Is there a fundamental difference between building a set on N logistic regressions in 1 vs all fashion, as compared to training a single mutlinomial logistic regression? Put another way, are there any optimization techniques that treat the 1 to N classes logistic regression problem in a way that's markedly different from N independent regressions?

Intuitively is seems like the answer ought to be yes, since there should be a lot of information sharing between various problems if two classes are similar. But since I'm not entirely well versed on how common 1 to N solvers actually work, I can't tell if I'm right or these problems are treated in ways that fundamentally the same.

I think that we can see that there could be a difference between the two models, but I'm not entirely sure. Googling the matter revealed a few arcane discussing about the subject, but I was unable to find an authoritative discussion of the matter.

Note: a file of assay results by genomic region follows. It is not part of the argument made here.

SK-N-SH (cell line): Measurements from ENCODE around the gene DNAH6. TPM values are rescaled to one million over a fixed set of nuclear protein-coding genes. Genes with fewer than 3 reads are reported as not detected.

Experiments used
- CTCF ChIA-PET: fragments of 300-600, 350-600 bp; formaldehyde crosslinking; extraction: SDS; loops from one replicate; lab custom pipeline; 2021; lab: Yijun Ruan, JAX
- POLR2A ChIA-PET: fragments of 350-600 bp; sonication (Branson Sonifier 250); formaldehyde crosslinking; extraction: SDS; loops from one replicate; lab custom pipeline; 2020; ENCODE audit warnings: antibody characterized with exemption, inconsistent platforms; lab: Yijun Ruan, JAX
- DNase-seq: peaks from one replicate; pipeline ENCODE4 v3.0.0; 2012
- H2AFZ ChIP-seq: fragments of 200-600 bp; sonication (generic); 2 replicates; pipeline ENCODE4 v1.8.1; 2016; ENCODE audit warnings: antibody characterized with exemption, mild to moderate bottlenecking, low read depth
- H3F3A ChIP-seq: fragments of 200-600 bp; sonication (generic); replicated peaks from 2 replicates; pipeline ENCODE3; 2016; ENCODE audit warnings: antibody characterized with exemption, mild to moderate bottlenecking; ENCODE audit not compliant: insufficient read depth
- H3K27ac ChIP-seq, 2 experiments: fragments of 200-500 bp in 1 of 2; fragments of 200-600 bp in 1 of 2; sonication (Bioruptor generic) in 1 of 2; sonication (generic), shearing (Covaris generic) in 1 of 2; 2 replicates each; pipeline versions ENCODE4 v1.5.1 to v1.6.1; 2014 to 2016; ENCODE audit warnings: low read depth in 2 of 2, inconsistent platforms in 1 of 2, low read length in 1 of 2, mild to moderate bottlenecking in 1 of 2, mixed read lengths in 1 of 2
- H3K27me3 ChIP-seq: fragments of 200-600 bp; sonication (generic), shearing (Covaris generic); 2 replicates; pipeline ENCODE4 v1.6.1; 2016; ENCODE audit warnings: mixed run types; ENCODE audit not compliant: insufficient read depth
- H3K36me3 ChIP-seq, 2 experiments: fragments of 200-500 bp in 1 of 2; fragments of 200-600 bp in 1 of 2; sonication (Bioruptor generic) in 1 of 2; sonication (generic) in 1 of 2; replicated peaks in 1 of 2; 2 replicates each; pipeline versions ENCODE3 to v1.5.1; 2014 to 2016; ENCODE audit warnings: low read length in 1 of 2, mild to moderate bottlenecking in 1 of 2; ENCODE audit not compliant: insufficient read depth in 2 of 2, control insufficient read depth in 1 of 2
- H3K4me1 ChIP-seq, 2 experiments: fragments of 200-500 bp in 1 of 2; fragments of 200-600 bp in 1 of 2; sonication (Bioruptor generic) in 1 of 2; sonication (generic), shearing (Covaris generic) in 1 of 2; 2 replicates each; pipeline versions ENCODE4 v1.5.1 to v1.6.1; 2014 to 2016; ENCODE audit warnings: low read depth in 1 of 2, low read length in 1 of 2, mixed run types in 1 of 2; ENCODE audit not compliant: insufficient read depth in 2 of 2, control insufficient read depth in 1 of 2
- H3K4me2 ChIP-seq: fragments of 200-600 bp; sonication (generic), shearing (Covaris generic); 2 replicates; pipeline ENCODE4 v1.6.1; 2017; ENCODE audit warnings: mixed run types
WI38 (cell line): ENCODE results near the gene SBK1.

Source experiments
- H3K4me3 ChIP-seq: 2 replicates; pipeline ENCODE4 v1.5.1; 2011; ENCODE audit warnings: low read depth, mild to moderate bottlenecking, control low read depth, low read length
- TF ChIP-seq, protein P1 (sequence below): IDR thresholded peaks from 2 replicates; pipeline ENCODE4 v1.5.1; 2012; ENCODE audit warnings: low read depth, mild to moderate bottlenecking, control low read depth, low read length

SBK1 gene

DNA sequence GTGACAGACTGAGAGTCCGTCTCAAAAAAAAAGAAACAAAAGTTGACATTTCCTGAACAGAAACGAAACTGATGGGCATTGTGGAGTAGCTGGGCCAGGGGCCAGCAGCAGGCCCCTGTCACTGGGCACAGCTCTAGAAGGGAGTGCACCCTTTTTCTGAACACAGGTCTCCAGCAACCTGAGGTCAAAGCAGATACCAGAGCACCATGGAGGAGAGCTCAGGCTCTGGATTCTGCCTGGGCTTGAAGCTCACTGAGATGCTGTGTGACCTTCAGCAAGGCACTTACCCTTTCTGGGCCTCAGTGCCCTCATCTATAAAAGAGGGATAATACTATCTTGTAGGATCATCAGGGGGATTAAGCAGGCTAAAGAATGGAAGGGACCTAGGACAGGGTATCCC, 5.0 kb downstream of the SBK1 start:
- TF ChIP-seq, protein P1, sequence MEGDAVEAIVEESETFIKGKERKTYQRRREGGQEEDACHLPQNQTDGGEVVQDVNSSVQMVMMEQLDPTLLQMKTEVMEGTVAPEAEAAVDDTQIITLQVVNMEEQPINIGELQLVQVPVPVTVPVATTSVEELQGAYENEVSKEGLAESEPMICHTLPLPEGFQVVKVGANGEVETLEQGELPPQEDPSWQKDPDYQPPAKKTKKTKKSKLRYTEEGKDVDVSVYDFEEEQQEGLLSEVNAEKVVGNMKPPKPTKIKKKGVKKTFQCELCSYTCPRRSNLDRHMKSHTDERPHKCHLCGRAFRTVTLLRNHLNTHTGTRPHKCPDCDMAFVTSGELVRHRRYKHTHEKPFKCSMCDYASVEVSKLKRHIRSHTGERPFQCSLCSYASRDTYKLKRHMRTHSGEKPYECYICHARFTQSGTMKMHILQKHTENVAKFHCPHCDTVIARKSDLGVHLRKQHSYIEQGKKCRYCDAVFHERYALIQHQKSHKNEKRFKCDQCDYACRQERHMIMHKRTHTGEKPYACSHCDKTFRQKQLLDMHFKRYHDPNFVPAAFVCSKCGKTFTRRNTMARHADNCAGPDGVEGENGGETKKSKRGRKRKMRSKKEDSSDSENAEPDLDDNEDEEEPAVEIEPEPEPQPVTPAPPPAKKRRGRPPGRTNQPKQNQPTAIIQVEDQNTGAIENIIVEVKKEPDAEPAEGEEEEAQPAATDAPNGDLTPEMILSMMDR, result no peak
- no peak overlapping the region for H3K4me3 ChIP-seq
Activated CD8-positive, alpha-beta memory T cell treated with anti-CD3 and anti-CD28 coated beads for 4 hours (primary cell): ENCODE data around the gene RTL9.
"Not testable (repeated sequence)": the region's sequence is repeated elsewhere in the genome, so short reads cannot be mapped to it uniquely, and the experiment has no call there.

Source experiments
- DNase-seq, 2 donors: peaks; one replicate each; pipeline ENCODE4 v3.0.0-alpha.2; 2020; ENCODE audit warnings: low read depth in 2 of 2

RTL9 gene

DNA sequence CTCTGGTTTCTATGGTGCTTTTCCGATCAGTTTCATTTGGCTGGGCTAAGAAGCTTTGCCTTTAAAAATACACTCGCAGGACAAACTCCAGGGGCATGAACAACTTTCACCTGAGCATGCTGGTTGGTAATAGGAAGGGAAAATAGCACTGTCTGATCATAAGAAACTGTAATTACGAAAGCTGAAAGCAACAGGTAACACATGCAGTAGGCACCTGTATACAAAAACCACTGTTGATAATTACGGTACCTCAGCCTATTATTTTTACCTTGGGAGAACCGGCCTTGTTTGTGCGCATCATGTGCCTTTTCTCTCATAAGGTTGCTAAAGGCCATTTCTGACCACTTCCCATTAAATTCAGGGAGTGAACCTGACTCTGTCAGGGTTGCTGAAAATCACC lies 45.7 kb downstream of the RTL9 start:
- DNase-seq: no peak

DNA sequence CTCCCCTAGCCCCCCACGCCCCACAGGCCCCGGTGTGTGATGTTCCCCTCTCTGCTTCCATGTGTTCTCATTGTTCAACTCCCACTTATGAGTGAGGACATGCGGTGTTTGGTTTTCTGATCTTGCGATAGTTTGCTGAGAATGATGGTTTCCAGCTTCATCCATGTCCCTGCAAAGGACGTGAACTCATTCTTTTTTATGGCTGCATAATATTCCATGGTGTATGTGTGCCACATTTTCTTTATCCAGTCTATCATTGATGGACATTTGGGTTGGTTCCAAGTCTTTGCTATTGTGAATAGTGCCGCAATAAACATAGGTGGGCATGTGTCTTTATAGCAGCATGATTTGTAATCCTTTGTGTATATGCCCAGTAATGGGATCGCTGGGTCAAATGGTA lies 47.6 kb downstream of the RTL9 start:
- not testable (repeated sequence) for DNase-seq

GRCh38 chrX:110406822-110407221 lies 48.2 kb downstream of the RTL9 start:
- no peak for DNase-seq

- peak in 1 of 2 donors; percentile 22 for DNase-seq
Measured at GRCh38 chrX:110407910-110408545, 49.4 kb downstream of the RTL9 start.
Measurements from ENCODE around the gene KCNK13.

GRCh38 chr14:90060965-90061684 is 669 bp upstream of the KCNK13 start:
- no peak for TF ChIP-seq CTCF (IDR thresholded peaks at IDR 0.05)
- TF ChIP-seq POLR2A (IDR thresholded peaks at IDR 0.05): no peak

1 Answer 1


Quote from Alan, Agresti. "Categorical data analysis." A John Wiley and Sons, Inc. Publication, Hoboken, New Jersey, USA (2002), page 273:

The separate-fitting estimates differ from the ML estimates for simultaneous fitting of the J-1 logits. They are less efficient, tending to have larger standard errors. However, Begg and Gray 1984 showed that the efficiency loss is minor when the response category having highest prevalence is the baseline.

  • $\begingroup$ Thanks for that. I've actually alraedy come across that quote. That's what I meant by "arcane". This is an assertion. I'm trying to understand what's the differences between the too approaches and when they might be expressed. $\endgroup$
    – Uri Merhav
    Commented Nov 11, 2015 at 20:54
  • $\begingroup$ @UriMerhav That would have been nice to say so in the question. $\endgroup$ Commented Dec 11, 2015 at 2:55

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